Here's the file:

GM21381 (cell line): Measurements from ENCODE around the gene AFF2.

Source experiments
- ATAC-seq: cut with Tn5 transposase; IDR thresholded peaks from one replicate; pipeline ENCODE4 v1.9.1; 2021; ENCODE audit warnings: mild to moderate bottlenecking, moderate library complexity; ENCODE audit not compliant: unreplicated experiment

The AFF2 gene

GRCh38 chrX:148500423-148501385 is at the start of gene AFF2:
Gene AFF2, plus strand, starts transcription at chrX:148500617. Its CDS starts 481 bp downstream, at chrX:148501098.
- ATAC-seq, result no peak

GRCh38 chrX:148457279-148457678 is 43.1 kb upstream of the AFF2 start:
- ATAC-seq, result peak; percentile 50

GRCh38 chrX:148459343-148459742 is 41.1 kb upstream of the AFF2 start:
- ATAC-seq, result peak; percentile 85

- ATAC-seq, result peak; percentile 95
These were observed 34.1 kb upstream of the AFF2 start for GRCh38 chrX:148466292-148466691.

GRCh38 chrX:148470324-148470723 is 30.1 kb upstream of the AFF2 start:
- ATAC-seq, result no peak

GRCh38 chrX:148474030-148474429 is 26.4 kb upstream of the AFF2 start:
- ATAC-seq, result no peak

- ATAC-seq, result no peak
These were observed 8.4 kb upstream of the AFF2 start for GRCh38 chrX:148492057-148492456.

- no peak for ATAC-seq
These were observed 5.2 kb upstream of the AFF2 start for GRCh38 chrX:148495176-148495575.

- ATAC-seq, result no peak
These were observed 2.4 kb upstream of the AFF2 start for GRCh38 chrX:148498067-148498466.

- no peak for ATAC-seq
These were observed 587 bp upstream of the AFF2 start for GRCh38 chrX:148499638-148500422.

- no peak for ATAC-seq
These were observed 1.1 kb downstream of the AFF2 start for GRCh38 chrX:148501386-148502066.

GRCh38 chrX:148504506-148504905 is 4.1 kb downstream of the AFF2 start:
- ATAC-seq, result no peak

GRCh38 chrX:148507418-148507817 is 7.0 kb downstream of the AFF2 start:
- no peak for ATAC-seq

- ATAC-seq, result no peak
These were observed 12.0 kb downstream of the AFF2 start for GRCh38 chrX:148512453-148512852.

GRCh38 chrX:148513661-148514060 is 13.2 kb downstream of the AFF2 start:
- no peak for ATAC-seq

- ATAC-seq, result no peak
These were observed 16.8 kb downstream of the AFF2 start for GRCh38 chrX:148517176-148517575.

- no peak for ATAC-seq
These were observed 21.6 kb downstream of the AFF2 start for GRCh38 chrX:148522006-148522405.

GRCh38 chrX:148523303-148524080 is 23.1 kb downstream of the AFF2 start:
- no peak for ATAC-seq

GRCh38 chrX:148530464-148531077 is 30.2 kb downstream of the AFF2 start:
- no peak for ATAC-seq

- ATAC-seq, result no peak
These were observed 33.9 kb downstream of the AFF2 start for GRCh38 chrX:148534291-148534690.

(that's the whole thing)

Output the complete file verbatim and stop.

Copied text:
GM21381 (cell line): Measurements from ENCODE around the gene AFF2.

Source experiments
- ATAC-seq: cut with Tn5 transposase; IDR thresholded peaks from one replicate; pipeline ENCODE4 v1.9.1; 2021; ENCODE audit warnings: mild to moderate bottlenecking, moderate library complexity; ENCODE audit not compliant: unreplicated experiment

The AFF2 gene

GRCh38 chrX:148500423-148501385 is at the start of gene AFF2:
Gene AFF2, plus strand, starts transcription at chrX:148500617. Its CDS starts 481 bp downstream, at chrX:148501098.
- ATAC-seq, result no peak

GRCh38 chrX:148457279-148457678 is 43.1 kb upstream of the AFF2 start:
- ATAC-seq, result peak; percentile 50

GRCh38 chrX:148459343-148459742 is 41.1 kb upstream of the AFF2 start:
- ATAC-seq, result peak; percentile 85

- ATAC-seq, result peak; percentile 95
These were observed 34.1 kb upstream of the AFF2 start for GRCh38 chrX:148466292-148466691.

GRCh38 chrX:148470324-148470723 is 30.1 kb upstream of the AFF2 start:
- ATAC-seq, result no peak

GRCh38 chrX:148474030-148474429 is 26.4 kb upstream of the AFF2 start:
- ATAC-seq, result no peak

- ATAC-seq, result no peak
These were observed 8.4 kb upstream of the AFF2 start for GRCh38 chrX:148492057-148492456.

- no peak for ATAC-seq
These were observed 5.2 kb upstream of the AFF2 start for GRCh38 chrX:148495176-148495575.

- ATAC-seq, result no peak
These were observed 2.4 kb upstream of the AFF2 start for GRCh38 chrX:148498067-148498466.

- no peak for ATAC-seq
These were observed 587 bp upstream of the AFF2 start for GRCh38 chrX:148499638-148500422.

- no peak for ATAC-seq
These were observed 1.1 kb downstream of the AFF2 start for GRCh38 chrX:148501386-148502066.

GRCh38 chrX:148504506-148504905 is 4.1 kb downstream of the AFF2 start:
- ATAC-seq, result no peak

GRCh38 chrX:148507418-148507817 is 7.0 kb downstream of the AFF2 start:
- no peak for ATAC-seq

- ATAC-seq, result no peak
These were observed 12.0 kb downstream of the AFF2 start for GRCh38 chrX:148512453-148512852.

GRCh38 chrX:148513661-148514060 is 13.2 kb downstream of the AFF2 start:
- no peak for ATAC-seq

- ATAC-seq, result no peak
These were observed 16.8 kb downstream of the AFF2 start for GRCh38 chrX:148517176-148517575.

- no peak for ATAC-seq
These were observed 21.6 kb downstream of the AFF2 start for GRCh38 chrX:148522006-148522405.

GRCh38 chrX:148523303-148524080 is 23.1 kb downstream of the AFF2 start:
- no peak for ATAC-seq

GRCh38 chrX:148530464-148531077 is 30.2 kb downstream of the AFF2 start:
- no peak for ATAC-seq

- ATAC-seq, result no peak
These were observed 33.9 kb downstream of the AFF2 start for GRCh38 chrX:148534291-148534690.